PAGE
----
>Toddler adoption; tag along

>You know, there are things no one tells you about adoption, about parenting in general, but about some adoption issues in particular. These are the things you can’t really guess at because they are in that “who knew” zone.

You read all the books and then some. Or I do. I am a consumate researcher, I can’t help it. It’s why I stayed in school forever and then went back for more. I LOVE a library. I LOVE a bookstore even more. I love researching, in it’s own way. It’s the control freak in me, I know.

But this is all to say thay you think you know all the big things and the minor issues and you are as prepped as you can be. Which is important, and good.

But what I didn’t read in all those books and memoirs and studies are the passing mentions of the quirky things. Maybe they were there all along and I just glossed over them. But here is where I am thinking, maybe this whole ‘net thing, this blog thing, might just have it’s own strength and beauty. Because I can throw out to the net, to the whole nine people who read this blog, a question or two. And I can throw out some of the things we’ve gone through and tell for real, the good bad ugly and weird and wonderful.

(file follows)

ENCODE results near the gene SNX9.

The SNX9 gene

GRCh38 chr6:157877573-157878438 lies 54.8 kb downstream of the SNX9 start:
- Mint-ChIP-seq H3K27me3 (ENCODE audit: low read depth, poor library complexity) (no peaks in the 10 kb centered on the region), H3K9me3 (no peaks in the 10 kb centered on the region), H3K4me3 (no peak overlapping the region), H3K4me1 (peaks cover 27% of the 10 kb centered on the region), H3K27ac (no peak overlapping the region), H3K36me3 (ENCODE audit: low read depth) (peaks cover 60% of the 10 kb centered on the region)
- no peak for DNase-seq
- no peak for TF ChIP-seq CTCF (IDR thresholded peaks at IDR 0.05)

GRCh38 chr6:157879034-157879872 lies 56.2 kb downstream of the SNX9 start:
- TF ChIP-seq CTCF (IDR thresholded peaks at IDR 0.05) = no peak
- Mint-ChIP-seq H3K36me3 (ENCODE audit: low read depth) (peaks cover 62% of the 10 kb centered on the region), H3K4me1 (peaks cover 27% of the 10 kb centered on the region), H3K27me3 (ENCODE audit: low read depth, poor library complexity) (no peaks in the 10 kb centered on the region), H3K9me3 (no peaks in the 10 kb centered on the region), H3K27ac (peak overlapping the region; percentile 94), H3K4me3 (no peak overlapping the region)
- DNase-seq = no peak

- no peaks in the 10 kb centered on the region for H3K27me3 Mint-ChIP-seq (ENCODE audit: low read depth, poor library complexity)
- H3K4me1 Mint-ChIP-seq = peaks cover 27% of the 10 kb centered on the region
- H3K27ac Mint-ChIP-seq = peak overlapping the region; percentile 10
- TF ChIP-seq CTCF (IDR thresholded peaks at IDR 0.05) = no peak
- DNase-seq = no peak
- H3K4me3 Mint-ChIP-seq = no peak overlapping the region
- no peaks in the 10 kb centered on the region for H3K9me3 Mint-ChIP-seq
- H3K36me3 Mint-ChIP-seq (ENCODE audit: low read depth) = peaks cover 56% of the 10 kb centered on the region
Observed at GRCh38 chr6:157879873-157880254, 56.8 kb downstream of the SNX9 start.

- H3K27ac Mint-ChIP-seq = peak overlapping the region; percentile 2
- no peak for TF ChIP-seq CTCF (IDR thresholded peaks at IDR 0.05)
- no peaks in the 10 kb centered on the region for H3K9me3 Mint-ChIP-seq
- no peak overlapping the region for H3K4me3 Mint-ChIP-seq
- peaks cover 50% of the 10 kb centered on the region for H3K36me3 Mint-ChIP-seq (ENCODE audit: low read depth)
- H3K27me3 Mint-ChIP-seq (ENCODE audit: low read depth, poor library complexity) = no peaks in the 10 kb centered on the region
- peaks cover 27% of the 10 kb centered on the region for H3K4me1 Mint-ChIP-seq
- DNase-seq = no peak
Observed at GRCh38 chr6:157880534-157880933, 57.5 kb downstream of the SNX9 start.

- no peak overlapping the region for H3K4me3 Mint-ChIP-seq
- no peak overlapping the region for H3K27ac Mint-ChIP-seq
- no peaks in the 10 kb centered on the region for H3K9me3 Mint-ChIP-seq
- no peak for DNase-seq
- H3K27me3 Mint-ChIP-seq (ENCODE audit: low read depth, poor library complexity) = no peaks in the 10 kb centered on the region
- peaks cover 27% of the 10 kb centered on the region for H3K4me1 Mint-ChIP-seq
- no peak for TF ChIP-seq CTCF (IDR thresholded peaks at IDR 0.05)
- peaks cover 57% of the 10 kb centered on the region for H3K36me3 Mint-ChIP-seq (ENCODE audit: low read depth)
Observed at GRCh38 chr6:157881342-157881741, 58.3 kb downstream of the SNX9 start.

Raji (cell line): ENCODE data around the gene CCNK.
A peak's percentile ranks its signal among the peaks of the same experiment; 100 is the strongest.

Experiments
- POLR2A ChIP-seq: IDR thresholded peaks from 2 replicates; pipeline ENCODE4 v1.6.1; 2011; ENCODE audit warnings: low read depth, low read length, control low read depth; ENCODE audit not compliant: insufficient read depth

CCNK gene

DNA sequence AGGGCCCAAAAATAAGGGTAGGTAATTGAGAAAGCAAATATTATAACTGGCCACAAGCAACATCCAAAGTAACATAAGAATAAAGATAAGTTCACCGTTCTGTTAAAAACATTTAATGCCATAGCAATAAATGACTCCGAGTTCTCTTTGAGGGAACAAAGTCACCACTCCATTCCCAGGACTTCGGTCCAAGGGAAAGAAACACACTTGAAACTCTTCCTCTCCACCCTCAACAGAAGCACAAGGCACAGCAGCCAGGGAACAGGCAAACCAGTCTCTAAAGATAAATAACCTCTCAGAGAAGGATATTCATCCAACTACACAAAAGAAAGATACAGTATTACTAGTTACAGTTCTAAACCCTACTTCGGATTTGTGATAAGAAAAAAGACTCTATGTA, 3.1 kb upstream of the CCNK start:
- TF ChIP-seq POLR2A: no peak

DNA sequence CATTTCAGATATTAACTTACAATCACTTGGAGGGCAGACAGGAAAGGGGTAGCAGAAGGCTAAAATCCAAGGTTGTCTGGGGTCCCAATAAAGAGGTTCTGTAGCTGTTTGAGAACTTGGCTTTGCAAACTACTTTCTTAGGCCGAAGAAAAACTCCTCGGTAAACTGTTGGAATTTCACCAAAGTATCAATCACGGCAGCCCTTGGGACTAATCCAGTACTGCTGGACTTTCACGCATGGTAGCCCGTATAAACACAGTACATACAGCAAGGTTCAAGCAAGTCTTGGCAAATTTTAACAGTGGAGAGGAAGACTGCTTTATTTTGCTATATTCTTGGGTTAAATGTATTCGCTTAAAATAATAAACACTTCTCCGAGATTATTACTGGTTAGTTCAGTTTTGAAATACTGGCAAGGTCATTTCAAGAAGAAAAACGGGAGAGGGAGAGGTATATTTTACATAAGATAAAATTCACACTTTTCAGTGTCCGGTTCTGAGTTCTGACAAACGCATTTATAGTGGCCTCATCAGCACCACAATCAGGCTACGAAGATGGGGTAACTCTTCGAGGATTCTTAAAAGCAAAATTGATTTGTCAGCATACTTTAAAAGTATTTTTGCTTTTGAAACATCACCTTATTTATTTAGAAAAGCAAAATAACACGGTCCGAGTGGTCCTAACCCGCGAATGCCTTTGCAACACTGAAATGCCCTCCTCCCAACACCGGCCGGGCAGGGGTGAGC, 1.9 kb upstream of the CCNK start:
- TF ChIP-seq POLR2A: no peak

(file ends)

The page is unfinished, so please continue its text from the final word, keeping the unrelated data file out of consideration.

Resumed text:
So, I’m asking, what about toddler adoption? I know every kid and every circumstance is different….yah yah yah. But still: What are the quirky things that you experienced? Was it a language delay? Was it physical maturing slow, then fast? Was it an odd lag somehow and then a warp speed race to catch up? Was it reversed?

All that is to say….we are in an unexpected spot with Gabriel now. Not a bad one, at all! Good in so many ways, but different than what we had anticipated. In a way it is similar to what I went through with my two boys who were large as babies, physically. It’s this: Gabriel is a little like a Baby Huey ( I know, Disney on the brain…sorry, it’s this whole So Cal vibe I’m soaking in). So he’s a big boy to look at, but he’s babyish on the inside…which makes it a bit tricky at times. (more on that, different post).

Gabriel has regressed to a point of a about a year old baby. But he is totally the size of an almost two year old. Now intellectually I understand this and I welcome it. I read about trying to intentionally regress a newly adopted toddler into some of the baby stages/bonding phases that hey might have missed. So I think this is, on that level, fantastic and very welcome: essential.